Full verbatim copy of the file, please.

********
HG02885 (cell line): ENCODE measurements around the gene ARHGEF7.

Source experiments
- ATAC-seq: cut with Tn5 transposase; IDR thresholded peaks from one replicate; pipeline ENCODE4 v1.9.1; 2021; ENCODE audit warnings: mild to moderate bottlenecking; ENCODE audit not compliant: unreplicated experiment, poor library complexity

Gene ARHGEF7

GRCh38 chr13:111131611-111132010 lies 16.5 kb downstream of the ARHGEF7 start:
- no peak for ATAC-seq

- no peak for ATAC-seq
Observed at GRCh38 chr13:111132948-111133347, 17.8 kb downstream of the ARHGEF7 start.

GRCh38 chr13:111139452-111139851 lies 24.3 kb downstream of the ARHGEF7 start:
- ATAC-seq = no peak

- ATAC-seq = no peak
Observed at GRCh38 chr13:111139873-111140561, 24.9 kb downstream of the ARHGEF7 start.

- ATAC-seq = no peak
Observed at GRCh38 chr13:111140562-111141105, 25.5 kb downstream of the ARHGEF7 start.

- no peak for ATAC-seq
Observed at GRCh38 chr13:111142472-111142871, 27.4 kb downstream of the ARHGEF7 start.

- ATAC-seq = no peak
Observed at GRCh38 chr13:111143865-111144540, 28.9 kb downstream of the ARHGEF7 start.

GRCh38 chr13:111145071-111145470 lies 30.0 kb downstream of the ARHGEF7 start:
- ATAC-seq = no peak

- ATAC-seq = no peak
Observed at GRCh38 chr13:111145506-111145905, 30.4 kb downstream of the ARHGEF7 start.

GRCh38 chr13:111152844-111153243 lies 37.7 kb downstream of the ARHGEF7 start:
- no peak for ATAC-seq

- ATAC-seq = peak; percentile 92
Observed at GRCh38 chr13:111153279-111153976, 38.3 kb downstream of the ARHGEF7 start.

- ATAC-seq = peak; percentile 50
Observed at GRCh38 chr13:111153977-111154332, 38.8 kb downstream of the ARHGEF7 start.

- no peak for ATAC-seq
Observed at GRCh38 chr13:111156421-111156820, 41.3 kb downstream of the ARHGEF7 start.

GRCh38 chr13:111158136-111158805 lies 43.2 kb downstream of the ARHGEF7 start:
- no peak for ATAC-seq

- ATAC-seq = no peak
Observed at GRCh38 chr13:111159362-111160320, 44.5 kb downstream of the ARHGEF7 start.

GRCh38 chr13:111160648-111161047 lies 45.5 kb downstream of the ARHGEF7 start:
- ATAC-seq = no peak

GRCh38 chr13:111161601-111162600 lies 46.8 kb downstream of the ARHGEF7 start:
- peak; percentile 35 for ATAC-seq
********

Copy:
HG02885 (cell line): ENCODE measurements around the gene ARHGEF7.

Source experiments
- ATAC-seq: cut with Tn5 transposase; IDR thresholded peaks from one replicate; pipeline ENCODE4 v1.9.1; 2021; ENCODE audit warnings: mild to moderate bottlenecking; ENCODE audit not compliant: unreplicated experiment, poor library complexity

Gene ARHGEF7

GRCh38 chr13:111131611-111132010 lies 16.5 kb downstream of the ARHGEF7 start:
- no peak for ATAC-seq

- no peak for ATAC-seq
Observed at GRCh38 chr13:111132948-111133347, 17.8 kb downstream of the ARHGEF7 start.

GRCh38 chr13:111139452-111139851 lies 24.3 kb downstream of the ARHGEF7 start:
- ATAC-seq = no peak

- ATAC-seq = no peak
Observed at GRCh38 chr13:111139873-111140561, 24.9 kb downstream of the ARHGEF7 start.

- ATAC-seq = no peak
Observed at GRCh38 chr13:111140562-111141105, 25.5 kb downstream of the ARHGEF7 start.

- no peak for ATAC-seq
Observed at GRCh38 chr13:111142472-111142871, 27.4 kb downstream of the ARHGEF7 start.

- ATAC-seq = no peak
Observed at GRCh38 chr13:111143865-111144540, 28.9 kb downstream of the ARHGEF7 start.

GRCh38 chr13:111145071-111145470 lies 30.0 kb downstream of the ARHGEF7 start:
- ATAC-seq = no peak

- ATAC-seq = no peak
Observed at GRCh38 chr13:111145506-111145905, 30.4 kb downstream of the ARHGEF7 start.

GRCh38 chr13:111152844-111153243 lies 37.7 kb downstream of the ARHGEF7 start:
- no peak for ATAC-seq

- ATAC-seq = peak; percentile 92
Observed at GRCh38 chr13:111153279-111153976, 38.3 kb downstream of the ARHGEF7 start.

- ATAC-seq = peak; percentile 50
Observed at GRCh38 chr13:111153977-111154332, 38.8 kb downstream of the ARHGEF7 start.

- no peak for ATAC-seq
Observed at GRCh38 chr13:111156421-111156820, 41.3 kb downstream of the ARHGEF7 start.

GRCh38 chr13:111158136-111158805 lies 43.2 kb downstream of the ARHGEF7 start:
- no peak for ATAC-seq

- ATAC-seq = no peak
Observed at GRCh38 chr13:111159362-111160320, 44.5 kb downstream of the ARHGEF7 start.

GRCh38 chr13:111160648-111161047 lies 45.5 kb downstream of the ARHGEF7 start:
- ATAC-seq = no peak

GRCh38 chr13:111161601-111162600 lies 46.8 kb downstream of the ARHGEF7 start:
- peak; percentile 35 for ATAC-seq